Class Notes    About Scope    Editor's Mailbox    Back Issues    Skidmore Home

Summer 2000

- - - - - - - - - -


On Campus



Alumni Affairs
and Development

Class Notes



Skidmore art collection on the grow

     What’s new in Skidmore’s permanent art collection lately? Ask curator Robert Carter, then pull up a chair and make yourself comfortable—with 160 additions in the last two years, Carter has a lot to say.
Philip Guston’s untitled 1973 oil painting is now the most valuable and well-known work in Skidmore’s collection.

     Among the newest gems: an important Philip Guston painting, a nine-foot-tall steel sculpture by Dorothy Dehner ’52, works from photographers Man Ray and Nan Goldin, painter Fairfield Porter, and sculptor Mary Frank, and many more, all with specs and stories Carter is eager to share.

     Take the 1973 Guston, a 45-by-48-inch oil that is now the most valuable piece at Skidmore. An early abstract expressionist, Guston late in his career created an unusual figurative series, possibly influenced by the 1960s civil-rights movement, explains Carter. The work donated to Skidmore by Guston’s daughter and son-in-law, Musa and Thomas Mayer, features a background of black and gray dominated by a hooded shape that might suggest a Ku Klux Klan figure, but soft and round and painted an innocent pink. “There’s an aspect here of a child’s simplicity,” says Carter. “But what he was getting at was not simple.”
Suzanne and Philippe on the Train, Long Island, 1985, by Nan Goldin, is the gift of Leslie Tonkonow ’74 and her husband.

     Not simple either is the compelling Cibachrome print by Nan Goldin, whom Carter describes as “a cutting-edge photographer.” Her 16-by-20-inch Suzanne and Philippe on the Train, Long Island, 1985, catches two friends in an arrestingly unguarded moment that suggests both a bad day on the LIRR and a rumpled, contemporary pietà. It’s the gift of Leslie Tonkonow ’74, who, with husband Klaus Ottman, also gave Skidmore a Philip Hopkins painting and a photograph by Carrie Mae Weems. An art major at Skidmore, Tonkonow owns the Artworks + Projects gallery in New York City and sits on the board of Artists Space, a nonprofit SoHo gallery that supports shows for emerging artists by issuing special benefit editions, like the 100 prints of the Goldin photo. For Tonkonow her gift was a way “to help build the collection at Skidmore and also support Artists Space.”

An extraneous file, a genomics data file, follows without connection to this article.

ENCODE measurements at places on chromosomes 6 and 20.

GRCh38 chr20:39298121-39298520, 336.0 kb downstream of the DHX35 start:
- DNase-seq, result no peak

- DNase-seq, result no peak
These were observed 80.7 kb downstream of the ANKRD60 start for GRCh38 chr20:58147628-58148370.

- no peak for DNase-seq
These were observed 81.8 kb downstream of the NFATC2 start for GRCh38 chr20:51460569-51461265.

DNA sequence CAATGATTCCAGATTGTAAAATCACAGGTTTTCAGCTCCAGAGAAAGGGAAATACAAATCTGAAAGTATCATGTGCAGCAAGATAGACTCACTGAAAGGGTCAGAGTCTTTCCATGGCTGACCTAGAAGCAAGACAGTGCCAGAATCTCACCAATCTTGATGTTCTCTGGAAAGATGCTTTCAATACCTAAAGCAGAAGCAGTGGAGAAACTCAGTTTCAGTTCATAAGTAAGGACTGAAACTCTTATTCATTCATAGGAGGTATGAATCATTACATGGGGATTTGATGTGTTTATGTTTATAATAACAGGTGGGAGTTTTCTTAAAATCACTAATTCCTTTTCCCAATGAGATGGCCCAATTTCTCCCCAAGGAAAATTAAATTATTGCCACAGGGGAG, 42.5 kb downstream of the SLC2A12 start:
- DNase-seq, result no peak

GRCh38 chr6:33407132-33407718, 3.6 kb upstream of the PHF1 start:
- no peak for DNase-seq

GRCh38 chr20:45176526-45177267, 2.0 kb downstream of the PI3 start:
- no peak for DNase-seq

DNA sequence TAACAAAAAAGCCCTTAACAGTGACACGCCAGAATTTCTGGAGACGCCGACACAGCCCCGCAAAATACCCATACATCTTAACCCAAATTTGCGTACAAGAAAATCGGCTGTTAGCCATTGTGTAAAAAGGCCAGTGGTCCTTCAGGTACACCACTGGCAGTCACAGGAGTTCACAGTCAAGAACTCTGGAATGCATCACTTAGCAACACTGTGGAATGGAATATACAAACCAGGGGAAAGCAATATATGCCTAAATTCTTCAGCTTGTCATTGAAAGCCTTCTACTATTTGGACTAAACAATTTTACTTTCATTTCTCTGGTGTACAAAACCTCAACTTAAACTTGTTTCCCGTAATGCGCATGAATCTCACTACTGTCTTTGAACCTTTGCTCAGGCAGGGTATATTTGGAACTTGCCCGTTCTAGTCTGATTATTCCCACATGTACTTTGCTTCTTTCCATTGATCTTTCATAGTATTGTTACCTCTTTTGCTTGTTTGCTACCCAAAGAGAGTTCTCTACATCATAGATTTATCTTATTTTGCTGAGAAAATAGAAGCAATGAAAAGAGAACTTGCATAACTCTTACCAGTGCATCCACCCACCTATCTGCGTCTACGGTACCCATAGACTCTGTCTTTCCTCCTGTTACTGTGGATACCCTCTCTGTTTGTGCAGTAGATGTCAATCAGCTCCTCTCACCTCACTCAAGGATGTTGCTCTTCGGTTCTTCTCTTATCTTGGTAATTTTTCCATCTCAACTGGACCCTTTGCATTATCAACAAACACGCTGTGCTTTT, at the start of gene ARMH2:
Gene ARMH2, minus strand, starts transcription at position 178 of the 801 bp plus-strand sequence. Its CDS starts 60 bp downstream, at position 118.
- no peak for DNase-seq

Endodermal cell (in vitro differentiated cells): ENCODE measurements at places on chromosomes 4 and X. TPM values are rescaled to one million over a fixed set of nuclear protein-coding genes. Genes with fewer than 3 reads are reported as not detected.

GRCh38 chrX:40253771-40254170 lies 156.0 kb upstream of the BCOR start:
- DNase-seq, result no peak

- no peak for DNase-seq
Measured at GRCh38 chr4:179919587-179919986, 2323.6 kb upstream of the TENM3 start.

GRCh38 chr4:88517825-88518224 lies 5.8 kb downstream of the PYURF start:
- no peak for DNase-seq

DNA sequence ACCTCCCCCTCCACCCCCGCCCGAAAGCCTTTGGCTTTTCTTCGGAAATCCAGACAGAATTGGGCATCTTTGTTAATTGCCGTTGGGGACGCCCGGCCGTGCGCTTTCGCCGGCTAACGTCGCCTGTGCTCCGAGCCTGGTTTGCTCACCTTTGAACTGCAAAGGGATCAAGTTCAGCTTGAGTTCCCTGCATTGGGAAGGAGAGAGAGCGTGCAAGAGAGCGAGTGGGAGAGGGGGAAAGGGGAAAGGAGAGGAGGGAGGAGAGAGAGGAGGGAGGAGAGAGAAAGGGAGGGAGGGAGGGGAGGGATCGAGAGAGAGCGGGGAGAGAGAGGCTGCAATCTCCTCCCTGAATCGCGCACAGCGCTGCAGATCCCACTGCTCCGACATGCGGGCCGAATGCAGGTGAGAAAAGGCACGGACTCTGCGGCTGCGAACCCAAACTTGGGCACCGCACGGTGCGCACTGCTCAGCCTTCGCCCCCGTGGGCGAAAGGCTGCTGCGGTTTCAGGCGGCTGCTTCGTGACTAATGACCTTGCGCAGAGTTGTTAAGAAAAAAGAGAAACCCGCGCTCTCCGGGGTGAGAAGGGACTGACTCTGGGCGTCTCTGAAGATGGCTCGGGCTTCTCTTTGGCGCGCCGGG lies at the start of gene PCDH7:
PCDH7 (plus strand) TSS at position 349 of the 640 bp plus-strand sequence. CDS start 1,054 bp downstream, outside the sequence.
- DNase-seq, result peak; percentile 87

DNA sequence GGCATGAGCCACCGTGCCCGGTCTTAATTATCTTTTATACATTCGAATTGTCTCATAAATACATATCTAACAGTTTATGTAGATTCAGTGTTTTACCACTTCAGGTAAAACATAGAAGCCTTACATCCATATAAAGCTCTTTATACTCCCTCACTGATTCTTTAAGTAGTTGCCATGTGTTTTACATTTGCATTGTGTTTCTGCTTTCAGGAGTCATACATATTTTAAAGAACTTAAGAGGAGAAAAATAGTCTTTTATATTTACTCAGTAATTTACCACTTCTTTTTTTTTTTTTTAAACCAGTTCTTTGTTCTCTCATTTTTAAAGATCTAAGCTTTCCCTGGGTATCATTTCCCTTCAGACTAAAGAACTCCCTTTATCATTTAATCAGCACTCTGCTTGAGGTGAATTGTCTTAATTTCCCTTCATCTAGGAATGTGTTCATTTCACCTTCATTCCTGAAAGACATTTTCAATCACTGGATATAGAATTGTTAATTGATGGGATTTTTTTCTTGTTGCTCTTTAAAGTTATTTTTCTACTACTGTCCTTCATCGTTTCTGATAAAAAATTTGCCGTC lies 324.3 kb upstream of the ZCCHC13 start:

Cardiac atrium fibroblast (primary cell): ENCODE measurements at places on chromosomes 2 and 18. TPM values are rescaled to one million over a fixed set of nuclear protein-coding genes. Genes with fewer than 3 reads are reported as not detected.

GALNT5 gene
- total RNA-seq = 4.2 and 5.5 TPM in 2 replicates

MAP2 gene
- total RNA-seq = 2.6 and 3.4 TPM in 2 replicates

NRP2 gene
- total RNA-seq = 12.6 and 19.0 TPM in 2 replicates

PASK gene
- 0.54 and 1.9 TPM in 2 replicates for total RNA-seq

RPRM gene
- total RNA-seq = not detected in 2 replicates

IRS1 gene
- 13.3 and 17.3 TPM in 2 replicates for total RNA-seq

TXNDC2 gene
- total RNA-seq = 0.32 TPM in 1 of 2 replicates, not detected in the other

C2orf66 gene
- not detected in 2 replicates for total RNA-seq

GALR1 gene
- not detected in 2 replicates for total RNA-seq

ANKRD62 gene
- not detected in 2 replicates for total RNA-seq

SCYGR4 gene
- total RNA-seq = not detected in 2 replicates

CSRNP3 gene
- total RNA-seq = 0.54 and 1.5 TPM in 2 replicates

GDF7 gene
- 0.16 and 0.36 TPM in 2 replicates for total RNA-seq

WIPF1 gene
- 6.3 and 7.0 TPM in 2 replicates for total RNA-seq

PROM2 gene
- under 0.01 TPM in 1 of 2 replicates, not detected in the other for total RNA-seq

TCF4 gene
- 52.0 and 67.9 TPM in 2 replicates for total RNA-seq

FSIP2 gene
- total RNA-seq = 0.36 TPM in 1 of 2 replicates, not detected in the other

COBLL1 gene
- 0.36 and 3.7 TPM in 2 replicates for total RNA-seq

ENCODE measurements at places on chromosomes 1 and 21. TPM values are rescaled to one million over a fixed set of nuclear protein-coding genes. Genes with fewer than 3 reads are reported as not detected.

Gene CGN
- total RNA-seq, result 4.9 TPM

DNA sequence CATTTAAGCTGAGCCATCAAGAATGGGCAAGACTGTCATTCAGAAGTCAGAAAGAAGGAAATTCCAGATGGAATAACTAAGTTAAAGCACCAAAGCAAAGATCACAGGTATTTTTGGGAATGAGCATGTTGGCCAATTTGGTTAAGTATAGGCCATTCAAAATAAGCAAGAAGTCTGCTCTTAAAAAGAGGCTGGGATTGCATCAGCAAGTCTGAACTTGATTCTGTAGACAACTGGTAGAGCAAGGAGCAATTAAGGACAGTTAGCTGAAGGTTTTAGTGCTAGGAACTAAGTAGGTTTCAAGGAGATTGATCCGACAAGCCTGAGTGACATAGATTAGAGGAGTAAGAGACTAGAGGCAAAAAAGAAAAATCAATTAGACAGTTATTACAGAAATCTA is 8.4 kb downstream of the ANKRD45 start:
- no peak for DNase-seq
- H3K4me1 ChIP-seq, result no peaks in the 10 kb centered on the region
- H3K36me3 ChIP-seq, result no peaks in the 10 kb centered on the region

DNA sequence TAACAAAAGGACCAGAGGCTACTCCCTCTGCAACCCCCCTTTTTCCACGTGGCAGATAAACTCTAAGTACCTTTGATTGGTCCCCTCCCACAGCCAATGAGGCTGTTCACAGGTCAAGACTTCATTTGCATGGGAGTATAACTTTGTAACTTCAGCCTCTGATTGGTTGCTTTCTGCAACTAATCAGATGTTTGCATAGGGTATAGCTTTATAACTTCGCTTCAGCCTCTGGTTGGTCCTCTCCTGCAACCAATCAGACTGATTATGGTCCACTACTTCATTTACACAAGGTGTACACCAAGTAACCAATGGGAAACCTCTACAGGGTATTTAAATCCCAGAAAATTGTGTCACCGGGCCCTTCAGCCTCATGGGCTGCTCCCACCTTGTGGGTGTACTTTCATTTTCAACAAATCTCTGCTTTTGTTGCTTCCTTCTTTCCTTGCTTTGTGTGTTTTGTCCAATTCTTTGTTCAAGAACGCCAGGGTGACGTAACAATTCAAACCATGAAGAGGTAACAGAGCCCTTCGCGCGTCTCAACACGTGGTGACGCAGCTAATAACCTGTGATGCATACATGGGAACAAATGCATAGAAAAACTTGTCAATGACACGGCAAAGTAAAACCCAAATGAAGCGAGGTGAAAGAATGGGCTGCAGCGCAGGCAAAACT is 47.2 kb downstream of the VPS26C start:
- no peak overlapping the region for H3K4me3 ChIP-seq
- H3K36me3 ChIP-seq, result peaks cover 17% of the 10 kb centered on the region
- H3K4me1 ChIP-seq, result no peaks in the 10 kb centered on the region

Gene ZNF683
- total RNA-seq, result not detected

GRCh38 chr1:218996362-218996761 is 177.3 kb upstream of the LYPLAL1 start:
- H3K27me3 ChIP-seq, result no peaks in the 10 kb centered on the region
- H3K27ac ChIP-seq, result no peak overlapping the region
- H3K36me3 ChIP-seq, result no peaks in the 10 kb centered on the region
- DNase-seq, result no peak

Recent gifts have come from all quarters. Judith Pick Eissner ’64 contributed five works; Saratoga Springs resident Byron Evans contributed selections from a lifelong ivory collection; and a family whose only connection to Skidmore is a mutual love of art contributed 111 lithographs. Created by such prominent artists as Alex Katz, Wolf Kahn, Fairfield Porter, Jane Freilicher, and Mary Frank, the lithographs have a charming story behind them. As Carter relates it, while touring college campuses with his daughter, Long Island graphic designer Michael Sherman was so taken with Skidmore’s blend of liberal and fine arts that he decided to donate The Drum Lithographs 1960-1963. It seems Sherman’s father, who owned a commercial printing company in Manhattan, invited a client-gallery’s artists into the plant after hours to experiment with printmaking, “to work, play, and enjoy themselves,” says Sherman. “Now their work sells for thousands of dollars, but then, paper and printing were expensive, and the artists were broke, living in cold-water flats.” He gave Skidmore the works his father helped nurture, he says, because “we wanted young people to be able to see this art, to touch it, to feel it.”